And another thing

Hopcroft wasn’t the only Pond Street resident speaking up at the April 1 board meeting. John McSweeney said he felt communication between residents and the town regarding the project had been “rather limited.”

He said only direct abutters received notice about the project and the most recent hearing on the plan was scheduled the same night as the Lynch Parent Association meeting, forcing parents to choose between the two.

“I feel that the voices of the concerned citizens have not been heard,” said McSweeney. “I think the whole Lynch School community should be involved in this.”

McSweeney said he’s lived on Pond for 12 years and has seen the traffic increase. Semi-trucks roll down the road routinely and foliage around tight road bends is frequently overgrown, making it difficult to see if there are cyclists or runners, he explained.

Another resident, who has lived at 136 Pond St. for 46 years, said he was speaking selfishly when he said, “I just don’t want to get killed.”

He said he has seen too many accidents at Chesterford and Pond and an increase in the volume and speed of both trucks and cars and it’s more than the street can handle. 

Is it too late?

Later in the meeting, after hearing the neighbor’s concerns, newly elected Select Board Chair Michelle Prior asked Town Manager Beth Rudolph if there would be time before Town Meeting or before the actual work getting underway for more community input.

“I think the window is very close to closing at this point,” Rudolph said.

Rudolph said she appreciated McSweeney and Hopcroft’s concerns and pointed out there had been several public meetings for residents to air concerns. But she also offered to bring Toole back in to further explain the decisions it made regarding the project and including eliminating the truck restrictions on Pond.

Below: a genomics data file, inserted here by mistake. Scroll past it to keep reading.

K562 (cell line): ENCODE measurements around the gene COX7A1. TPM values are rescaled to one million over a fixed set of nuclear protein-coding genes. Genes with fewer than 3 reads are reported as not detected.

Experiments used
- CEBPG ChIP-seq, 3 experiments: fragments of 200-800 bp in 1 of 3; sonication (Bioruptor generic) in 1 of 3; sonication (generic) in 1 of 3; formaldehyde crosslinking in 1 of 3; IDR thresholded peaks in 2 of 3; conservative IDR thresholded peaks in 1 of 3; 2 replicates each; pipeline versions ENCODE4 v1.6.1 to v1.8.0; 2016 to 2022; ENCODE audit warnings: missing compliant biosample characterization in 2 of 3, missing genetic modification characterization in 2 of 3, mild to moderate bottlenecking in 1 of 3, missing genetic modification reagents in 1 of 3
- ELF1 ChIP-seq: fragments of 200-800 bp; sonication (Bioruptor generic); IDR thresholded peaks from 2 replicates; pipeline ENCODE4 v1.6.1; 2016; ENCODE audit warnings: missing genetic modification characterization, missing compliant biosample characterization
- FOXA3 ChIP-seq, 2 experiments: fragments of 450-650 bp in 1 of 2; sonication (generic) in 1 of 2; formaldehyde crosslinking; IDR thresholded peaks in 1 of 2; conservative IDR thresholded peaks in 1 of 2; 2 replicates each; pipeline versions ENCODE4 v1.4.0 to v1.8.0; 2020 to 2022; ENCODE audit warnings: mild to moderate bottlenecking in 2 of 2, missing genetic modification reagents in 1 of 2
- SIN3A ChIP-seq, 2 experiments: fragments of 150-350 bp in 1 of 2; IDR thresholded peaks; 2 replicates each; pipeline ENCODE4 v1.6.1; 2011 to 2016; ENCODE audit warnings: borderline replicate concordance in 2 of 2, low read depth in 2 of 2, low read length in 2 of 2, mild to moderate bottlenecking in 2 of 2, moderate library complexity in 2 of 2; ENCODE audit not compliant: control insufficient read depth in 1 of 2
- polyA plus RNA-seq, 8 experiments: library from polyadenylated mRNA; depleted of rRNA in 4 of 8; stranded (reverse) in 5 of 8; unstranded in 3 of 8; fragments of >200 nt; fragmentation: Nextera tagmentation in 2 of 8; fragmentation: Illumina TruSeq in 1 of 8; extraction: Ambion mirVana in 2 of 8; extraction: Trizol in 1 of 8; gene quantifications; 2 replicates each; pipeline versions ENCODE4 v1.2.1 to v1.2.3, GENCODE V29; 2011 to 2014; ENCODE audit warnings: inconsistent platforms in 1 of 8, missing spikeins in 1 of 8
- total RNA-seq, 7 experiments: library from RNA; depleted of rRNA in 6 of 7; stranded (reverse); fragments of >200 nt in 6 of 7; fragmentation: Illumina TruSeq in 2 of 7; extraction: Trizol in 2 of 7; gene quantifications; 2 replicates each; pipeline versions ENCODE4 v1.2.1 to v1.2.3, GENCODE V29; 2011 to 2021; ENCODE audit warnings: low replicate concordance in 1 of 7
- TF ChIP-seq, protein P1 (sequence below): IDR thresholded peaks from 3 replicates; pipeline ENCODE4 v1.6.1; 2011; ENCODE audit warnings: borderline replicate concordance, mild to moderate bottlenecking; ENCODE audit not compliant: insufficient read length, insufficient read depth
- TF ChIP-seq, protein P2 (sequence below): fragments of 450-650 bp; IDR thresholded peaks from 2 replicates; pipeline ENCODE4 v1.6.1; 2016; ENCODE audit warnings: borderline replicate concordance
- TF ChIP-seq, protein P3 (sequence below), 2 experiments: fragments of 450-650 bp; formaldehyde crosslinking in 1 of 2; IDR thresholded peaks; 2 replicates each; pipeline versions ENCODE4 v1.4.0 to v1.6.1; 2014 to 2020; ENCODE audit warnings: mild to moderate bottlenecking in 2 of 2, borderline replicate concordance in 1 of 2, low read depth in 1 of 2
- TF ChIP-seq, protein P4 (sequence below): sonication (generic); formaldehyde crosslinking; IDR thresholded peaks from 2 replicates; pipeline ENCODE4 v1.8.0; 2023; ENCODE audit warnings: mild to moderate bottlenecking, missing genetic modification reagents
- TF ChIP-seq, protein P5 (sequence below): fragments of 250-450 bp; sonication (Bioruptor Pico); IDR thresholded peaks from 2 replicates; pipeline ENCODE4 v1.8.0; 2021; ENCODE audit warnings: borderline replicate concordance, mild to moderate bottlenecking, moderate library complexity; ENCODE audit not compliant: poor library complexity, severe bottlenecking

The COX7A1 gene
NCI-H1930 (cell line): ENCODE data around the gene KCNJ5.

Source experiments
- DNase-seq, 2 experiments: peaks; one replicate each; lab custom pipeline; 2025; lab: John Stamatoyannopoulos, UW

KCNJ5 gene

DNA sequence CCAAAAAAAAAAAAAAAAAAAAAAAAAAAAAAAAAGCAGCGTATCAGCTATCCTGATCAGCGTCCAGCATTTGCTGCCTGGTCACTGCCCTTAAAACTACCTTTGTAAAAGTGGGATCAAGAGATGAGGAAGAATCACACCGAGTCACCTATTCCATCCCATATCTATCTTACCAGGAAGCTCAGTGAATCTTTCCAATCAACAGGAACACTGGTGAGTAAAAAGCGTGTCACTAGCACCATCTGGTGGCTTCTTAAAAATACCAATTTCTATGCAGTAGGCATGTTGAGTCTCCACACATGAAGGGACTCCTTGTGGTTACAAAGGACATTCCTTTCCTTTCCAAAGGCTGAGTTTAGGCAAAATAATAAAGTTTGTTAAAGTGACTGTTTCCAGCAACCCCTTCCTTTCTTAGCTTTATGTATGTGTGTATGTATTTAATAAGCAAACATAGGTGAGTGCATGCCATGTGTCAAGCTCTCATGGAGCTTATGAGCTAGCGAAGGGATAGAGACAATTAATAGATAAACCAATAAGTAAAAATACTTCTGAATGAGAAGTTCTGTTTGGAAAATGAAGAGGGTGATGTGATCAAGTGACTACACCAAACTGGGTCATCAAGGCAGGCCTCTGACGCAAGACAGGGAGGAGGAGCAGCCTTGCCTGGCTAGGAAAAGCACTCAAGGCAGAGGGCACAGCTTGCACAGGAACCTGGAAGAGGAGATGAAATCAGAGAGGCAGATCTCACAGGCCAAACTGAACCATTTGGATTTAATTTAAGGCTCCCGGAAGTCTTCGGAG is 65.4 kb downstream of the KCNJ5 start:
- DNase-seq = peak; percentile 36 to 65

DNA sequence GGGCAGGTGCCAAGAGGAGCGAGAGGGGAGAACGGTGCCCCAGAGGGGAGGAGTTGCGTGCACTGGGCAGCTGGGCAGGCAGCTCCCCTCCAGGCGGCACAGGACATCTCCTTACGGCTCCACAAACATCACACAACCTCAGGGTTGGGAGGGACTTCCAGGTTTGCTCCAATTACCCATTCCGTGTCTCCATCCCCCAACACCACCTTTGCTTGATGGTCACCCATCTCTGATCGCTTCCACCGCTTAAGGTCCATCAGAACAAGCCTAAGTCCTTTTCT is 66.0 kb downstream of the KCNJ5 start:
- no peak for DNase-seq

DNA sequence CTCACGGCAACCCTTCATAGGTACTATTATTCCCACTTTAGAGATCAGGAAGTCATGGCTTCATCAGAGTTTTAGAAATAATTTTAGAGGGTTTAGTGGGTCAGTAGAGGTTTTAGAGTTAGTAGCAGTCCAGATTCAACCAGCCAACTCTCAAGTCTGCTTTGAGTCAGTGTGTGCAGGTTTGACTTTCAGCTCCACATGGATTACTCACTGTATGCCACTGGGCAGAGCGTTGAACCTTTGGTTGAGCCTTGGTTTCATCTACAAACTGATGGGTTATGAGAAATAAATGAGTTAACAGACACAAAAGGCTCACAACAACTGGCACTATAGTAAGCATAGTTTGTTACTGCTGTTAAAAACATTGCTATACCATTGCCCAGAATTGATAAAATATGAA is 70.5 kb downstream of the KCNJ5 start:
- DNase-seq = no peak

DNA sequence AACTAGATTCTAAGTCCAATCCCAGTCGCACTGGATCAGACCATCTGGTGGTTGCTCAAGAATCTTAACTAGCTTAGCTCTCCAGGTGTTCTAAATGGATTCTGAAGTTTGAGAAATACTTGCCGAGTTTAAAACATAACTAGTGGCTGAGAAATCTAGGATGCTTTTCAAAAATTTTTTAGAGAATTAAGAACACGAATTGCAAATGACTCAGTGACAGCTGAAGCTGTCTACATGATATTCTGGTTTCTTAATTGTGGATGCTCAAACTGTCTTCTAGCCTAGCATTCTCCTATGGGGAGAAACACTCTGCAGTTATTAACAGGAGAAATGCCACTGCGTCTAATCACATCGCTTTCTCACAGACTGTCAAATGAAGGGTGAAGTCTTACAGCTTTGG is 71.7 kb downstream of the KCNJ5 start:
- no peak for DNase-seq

“I’m happy to have Toole come back and provide kind of an update on what they looked at on Pond Street, what the constraints are and what the possible solutions there may be going forward,” she said.

Board member Anthea Brady suggested they might wait on any design changes since an Eversource project is slated to dig up the area from the Woburn sub-station to Cambridge Street almost a year after the Lynch project is started. She said that could be the time to see what changes could be made to the entire corridor.

Hopcroft said for him the whole thing boils down to a safety issue.

“Cars are going over 40 mph, there’s a 73% chance of a fatality or significant injury if you hit a 15-year-old or older and we’re talking about children and we’re talking about 18 wheeler trucks and there are no sidewalks on the north side of the street … the speed is insane,” he said.

Hopcroft said Pond Street residents have participated in the forums, sent in a letter and still feel like their fears are not being honored.

Prior asked if they could have Toole meet with the community, but Rudolph said she’d rather have them meet with the board first so it can understand how evaluations were made, “and we can go from there.”